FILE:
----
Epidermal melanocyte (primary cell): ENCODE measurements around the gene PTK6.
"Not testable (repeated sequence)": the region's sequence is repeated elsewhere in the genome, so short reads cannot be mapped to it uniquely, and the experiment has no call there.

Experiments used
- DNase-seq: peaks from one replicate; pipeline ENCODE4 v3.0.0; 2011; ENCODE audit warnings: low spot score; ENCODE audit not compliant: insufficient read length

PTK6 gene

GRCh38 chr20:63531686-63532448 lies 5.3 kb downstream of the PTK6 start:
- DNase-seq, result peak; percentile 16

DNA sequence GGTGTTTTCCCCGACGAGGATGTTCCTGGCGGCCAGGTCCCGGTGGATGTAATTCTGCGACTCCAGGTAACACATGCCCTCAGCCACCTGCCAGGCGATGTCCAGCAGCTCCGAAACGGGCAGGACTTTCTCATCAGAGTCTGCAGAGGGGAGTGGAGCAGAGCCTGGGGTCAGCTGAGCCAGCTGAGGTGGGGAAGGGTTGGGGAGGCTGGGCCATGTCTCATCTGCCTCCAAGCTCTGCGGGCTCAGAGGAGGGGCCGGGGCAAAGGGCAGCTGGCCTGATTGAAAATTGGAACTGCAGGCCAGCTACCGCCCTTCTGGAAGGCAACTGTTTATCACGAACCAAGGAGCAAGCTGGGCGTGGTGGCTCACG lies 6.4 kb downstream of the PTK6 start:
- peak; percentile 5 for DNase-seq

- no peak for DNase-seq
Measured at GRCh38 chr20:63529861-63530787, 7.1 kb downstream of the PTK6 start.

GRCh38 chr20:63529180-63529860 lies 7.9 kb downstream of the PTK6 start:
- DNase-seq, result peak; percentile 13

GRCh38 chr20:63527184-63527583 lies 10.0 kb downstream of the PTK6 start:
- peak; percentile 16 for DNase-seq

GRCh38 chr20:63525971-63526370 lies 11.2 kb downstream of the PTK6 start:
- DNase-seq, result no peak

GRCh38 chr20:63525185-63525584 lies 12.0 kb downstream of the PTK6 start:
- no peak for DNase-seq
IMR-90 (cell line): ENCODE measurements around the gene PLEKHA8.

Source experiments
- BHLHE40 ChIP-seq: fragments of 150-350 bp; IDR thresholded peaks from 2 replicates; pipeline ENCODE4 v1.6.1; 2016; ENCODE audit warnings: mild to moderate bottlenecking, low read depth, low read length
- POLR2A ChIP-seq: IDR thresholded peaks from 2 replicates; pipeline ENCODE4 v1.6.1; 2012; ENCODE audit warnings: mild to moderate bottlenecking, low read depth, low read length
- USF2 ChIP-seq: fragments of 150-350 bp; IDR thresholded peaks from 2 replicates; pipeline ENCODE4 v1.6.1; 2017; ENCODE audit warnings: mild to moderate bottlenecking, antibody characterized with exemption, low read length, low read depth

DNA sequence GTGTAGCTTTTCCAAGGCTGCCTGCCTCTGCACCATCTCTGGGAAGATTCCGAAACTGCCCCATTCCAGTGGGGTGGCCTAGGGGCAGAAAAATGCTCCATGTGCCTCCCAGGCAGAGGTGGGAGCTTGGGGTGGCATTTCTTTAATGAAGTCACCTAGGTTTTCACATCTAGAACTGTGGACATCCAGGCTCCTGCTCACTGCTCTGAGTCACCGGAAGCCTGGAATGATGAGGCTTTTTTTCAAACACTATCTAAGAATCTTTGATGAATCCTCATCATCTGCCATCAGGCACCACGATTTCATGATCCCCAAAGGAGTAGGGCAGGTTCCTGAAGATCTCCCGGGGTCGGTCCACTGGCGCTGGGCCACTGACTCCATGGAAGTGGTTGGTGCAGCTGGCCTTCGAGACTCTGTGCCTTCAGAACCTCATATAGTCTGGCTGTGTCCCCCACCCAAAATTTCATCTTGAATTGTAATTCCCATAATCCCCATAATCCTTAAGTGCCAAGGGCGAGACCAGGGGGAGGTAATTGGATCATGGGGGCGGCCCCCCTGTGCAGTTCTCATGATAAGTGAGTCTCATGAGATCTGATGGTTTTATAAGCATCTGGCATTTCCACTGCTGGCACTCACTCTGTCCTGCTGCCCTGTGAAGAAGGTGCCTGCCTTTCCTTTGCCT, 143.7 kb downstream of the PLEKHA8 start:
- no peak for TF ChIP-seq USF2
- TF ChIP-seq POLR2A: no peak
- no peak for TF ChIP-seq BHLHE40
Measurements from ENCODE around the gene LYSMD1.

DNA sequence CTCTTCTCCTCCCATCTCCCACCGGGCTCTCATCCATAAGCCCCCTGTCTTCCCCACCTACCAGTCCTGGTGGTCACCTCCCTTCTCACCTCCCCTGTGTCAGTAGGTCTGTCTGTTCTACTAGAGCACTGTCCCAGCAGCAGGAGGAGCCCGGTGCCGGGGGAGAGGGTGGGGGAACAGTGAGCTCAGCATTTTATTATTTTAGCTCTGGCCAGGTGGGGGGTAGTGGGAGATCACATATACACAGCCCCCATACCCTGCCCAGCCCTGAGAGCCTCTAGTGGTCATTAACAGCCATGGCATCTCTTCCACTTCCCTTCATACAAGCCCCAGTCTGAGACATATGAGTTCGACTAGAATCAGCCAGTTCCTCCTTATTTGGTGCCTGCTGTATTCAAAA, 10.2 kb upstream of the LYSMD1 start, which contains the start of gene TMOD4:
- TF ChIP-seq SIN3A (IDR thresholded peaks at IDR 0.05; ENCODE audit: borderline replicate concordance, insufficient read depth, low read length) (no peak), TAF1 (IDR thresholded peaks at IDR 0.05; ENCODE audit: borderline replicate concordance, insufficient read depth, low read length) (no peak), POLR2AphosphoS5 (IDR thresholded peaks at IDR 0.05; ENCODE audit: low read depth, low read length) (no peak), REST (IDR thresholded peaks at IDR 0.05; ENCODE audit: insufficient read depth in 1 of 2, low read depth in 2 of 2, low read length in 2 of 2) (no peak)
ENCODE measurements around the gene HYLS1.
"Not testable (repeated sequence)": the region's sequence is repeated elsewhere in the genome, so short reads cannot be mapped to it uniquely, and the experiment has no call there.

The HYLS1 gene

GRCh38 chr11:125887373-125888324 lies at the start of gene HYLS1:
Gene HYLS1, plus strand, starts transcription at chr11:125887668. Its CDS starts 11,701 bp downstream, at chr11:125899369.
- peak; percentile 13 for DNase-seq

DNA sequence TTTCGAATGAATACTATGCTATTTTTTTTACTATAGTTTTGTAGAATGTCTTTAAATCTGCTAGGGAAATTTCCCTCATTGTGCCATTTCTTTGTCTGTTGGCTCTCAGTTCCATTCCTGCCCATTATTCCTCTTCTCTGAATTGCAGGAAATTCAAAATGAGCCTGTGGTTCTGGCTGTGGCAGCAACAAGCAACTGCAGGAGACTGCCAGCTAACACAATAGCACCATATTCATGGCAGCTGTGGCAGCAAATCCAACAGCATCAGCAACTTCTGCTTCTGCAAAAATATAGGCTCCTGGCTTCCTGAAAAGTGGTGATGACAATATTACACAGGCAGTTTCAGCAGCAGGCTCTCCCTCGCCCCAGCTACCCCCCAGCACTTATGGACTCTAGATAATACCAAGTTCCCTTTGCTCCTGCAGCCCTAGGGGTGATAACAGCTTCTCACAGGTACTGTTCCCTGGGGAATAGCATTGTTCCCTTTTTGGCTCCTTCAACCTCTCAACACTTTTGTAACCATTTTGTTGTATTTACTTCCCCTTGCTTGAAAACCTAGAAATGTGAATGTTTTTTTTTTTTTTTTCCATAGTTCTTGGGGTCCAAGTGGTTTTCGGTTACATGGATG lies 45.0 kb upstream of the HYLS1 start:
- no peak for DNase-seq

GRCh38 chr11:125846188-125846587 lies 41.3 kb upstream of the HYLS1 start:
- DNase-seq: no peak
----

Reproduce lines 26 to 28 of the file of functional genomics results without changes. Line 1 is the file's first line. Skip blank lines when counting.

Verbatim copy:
- no peak for TF ChIP-seq USF2
- TF ChIP-seq POLR2A: no peak
- no peak for TF ChIP-seq BHLHE40